“I’m baffled,” Dr. Seneca went on. “We all are. We’ll keep Danny under observation here for a couple of days, then send him home.”
For the rest of the day and overnight, Victor and I traded shifts at the hospital. On Saturday Danny regained consciousness. He was transferred from the ICU to a room in the children’s ward, and I sat by his side. “Precious, Mommy’s here. You’re going to be all right.” He just stared at me, not saying a word.
Sunday morning Dr. Seneca released Danny. He would need physical therapy to learn to walk again; the third-degree burns on his back would take time to heal. And, of course, his dad and I worried about emotional scars.
“Keep Danny on the living room couch,” the doctor advised. “Let him be in the center of activity. Get him to talk about the accident, anything he can remember.”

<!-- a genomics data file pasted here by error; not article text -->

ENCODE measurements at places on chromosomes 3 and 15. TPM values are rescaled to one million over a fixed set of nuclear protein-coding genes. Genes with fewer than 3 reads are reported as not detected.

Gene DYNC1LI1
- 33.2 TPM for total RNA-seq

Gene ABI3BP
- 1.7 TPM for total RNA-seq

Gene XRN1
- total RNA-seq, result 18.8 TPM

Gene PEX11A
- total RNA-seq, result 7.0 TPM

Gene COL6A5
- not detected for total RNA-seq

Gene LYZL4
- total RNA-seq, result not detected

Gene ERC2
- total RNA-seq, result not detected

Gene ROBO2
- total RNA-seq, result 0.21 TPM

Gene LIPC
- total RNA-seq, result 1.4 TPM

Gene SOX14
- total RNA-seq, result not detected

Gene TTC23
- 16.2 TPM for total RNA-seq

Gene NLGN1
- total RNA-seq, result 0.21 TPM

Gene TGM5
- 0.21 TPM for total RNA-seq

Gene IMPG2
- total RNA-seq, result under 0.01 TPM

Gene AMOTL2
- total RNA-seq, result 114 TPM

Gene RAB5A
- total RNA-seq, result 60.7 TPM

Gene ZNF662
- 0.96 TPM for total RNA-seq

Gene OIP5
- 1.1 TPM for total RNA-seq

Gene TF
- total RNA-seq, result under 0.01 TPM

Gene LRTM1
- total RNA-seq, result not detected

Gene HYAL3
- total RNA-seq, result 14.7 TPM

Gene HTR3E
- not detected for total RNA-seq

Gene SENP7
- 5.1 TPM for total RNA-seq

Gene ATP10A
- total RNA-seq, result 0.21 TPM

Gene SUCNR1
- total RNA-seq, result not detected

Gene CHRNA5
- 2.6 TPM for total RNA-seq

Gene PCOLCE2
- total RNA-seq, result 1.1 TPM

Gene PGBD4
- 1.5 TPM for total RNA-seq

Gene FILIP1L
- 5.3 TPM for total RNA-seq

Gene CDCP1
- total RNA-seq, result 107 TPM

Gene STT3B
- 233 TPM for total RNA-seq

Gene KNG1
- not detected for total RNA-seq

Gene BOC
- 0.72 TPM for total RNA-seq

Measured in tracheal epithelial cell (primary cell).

At home we got Danny settled on the sofa. Mom, Victor and I gathered round and assured him he would be up and playing again soon. “Danny, do you know what happened?” I asked.
Concentrating, he looked at me. “The black car hit me.” He was straining, thinking back, trying to find the words in his four-year-old mind.
“Is that all you remember?” I asked.
His face lit up. “I remember the angel that flied!”
“There was an angel?” I pressed, wondering what Dr. Seneca would say about this.
“Uh-huh. In the ambulance. He put my arms around his neck and flied with me.” I was relieved to hear that Danny had been dreaming pleasantly and not traumatized right after the accident. God is good, I thought.
“I saw the man sitting on the side of the road,” Danny went on. “He was crying.”
Danny was describing something he couldn’t possibly have seen while he was unconscious!